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The Czech Republic has become the first European country to set a date for cinema reopenings, with tentative plans in place to open doors on May 25.

On April 14, the government announced a staged approach to the loosening of restrictions, with June 8 given as the initial date for theaters to open, with attendance limited to 50 people. However, the government has changed its schedule, with a representative for the Ministry of Culture confirming to Variety on Tuesday that cinemas can now reopen two weeks earlier, on May 25.

According to the Brussels-based International Union of Cinemas (UNIC), the body that represents European movie theater owners, the directive makes the Czech Republic the first European country to set a firm date for cinema reopenings.

The government representative cautioned, however, that the Ministry of Health is taking the lead, and it may reconsider its plans if infections begin to rise again.

The Czech government has already eased restrictions on parts of its society and economy. Places of business and retail stores up to 26,900 sq. ft., gyms and libraries are now open, and religious services are permitted up to a limit of 15 people.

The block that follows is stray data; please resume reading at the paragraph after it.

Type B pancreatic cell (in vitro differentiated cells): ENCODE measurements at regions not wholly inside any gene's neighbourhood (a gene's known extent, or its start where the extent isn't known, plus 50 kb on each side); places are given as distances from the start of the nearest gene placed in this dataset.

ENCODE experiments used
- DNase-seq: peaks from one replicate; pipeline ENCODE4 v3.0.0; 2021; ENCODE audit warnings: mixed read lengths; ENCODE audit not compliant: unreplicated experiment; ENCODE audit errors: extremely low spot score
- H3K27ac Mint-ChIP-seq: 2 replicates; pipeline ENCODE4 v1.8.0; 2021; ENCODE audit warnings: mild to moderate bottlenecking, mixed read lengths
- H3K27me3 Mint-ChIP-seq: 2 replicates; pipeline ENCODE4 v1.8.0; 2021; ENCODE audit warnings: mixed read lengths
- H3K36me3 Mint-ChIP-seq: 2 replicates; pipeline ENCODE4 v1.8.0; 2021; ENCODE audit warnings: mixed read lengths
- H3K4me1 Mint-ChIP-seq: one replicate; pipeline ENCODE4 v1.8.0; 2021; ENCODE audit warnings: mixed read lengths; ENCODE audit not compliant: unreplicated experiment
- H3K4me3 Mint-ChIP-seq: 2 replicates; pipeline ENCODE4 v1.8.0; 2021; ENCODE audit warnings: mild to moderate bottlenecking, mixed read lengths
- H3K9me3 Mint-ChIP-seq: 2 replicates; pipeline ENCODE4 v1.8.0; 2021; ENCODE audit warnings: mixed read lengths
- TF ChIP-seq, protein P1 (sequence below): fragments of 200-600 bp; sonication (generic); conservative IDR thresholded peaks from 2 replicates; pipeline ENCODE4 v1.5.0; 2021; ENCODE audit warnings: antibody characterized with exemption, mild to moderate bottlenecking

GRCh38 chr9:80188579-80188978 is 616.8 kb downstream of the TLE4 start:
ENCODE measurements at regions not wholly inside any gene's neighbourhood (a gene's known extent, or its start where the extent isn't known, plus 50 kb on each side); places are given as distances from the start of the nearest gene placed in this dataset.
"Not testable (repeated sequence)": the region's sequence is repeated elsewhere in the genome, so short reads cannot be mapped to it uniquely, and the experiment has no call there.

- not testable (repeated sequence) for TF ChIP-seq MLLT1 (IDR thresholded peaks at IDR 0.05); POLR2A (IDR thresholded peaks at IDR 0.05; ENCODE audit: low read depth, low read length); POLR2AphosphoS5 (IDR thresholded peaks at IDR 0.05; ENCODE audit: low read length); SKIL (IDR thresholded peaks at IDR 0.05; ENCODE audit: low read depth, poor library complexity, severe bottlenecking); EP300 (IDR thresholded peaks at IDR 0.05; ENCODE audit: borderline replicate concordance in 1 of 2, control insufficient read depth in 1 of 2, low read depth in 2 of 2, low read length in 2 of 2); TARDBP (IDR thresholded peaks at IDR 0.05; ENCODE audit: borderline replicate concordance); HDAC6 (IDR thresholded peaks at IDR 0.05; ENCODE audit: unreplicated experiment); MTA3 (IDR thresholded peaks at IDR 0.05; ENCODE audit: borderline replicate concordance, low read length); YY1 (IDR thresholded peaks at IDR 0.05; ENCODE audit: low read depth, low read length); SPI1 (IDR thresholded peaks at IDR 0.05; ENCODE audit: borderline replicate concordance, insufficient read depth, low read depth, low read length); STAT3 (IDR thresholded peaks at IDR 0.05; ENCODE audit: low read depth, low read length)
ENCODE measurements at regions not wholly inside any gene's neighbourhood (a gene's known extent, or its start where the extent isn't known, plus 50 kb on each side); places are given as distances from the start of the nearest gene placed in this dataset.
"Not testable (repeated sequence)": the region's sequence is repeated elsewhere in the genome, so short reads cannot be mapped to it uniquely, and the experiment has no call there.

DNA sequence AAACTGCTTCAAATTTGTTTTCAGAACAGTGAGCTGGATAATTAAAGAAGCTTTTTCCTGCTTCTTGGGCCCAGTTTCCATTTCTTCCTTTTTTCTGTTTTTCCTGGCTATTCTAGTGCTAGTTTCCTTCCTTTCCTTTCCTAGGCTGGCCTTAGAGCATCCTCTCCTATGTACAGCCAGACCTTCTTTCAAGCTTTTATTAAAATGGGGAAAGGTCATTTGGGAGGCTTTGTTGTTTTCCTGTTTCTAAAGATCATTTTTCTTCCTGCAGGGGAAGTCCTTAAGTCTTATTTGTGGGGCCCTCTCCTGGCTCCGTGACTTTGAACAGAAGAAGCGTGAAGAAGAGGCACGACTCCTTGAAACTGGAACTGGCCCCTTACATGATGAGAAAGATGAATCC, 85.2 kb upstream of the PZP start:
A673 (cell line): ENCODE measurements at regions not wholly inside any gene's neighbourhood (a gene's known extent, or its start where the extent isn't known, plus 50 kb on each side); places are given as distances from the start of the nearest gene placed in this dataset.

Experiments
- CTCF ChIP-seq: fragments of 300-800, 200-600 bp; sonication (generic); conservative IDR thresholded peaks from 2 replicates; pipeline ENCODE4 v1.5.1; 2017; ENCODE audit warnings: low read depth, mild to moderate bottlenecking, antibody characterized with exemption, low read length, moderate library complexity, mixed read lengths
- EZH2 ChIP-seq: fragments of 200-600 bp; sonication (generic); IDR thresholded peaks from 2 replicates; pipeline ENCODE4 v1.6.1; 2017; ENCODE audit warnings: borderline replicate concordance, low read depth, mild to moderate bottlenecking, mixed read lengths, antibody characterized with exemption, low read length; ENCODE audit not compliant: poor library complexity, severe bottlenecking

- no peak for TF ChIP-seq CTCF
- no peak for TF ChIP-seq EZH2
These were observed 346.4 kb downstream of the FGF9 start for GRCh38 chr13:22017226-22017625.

On May 11, shopping malls and business premises over 26,900 sq. ft., restaurant gardens, beauty salons, museums and galleries can open. On May 25, restaurants, hotels and theaters will open, and cultural and sporting events will be allowed.

Some doubts remain about the government’s intentions, but the film industry is working to the May 25 date nonetheless. Ivo Andrle, who runs Czech distributor-exhibitor Aerofilms, told Variety: “The situation is very dynamic, so anything can change anytime. But as of now, the industry is getting ready to reopen the venues on May 25.”

A separate government representative told Variety that following a debate Tuesday in the Czech Parliament on the national response to the COVID-19 crisis, the government may rethink its plans, with a decision due on Thursday.

UNIC reports that less than 2% of the 42,000-plus screens in Europe are currently open, with only Sweden and Belarus allowing cinemas to operate.

The Czech Republic declared a state of emergency on March 12. Over the following days, schools and universities were closed; all sporting, cultural and religious activities were banned; retail stores, except grocery stores and pharmacies, were shut; and movement was limited to travel to and from work, and shopping for essential items.

The country has escaped the worst of the pandemic. According to the World Health Organization, there have been 7,449 confirmed coronavirus cases, and 223 deaths from the virus, with just two deaths reported on Tuesday.